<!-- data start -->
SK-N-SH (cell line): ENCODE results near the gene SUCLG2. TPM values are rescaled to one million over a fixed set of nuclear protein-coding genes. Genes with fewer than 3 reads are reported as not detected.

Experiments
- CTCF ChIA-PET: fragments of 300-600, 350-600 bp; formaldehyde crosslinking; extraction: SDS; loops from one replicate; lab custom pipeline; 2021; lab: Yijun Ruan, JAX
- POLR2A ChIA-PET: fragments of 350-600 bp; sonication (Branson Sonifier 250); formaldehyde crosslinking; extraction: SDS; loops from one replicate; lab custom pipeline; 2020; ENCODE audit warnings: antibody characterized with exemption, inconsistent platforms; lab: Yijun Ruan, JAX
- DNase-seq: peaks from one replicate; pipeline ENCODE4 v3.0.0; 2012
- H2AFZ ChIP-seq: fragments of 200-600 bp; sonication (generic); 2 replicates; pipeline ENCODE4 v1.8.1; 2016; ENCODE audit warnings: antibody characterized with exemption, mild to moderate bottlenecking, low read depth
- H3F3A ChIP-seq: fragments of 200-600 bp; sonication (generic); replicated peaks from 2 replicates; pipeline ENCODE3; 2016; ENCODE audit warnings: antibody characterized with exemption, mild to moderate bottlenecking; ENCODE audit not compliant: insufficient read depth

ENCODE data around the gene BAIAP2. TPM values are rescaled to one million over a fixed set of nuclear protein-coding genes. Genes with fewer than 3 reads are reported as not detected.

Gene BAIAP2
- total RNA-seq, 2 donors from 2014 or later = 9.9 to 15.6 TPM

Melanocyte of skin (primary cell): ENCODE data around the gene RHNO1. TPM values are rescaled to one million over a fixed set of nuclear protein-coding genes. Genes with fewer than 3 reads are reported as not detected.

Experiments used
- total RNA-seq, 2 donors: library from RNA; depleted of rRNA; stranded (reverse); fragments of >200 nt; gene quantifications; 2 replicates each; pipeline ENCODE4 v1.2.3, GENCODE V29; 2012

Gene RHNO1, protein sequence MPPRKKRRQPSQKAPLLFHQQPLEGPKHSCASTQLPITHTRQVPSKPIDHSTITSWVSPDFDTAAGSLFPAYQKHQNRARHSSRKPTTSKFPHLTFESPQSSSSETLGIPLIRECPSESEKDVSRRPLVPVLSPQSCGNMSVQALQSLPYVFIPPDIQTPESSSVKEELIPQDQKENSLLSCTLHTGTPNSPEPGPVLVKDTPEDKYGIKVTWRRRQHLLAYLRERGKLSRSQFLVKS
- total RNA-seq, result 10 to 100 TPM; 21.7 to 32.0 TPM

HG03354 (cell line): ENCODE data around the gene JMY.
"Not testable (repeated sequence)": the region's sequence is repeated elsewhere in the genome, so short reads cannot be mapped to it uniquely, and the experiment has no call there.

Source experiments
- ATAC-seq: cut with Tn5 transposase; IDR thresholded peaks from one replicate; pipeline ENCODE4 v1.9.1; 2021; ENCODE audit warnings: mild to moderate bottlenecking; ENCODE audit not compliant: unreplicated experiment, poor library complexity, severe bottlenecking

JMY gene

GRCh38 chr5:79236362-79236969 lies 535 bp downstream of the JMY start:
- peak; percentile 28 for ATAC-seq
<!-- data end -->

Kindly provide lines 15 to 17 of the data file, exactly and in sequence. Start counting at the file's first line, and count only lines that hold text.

- total RNA-seq, result 10 to 100 TPM; 21.7 to 32.0 TPM

HG03354 (cell line): ENCODE data around the gene JMY.
"Not testable (repeated sequence)": the region's sequence is repeated elsewhere in the genome, so short reads cannot be mapped to it uniquely, and the experiment has no call there.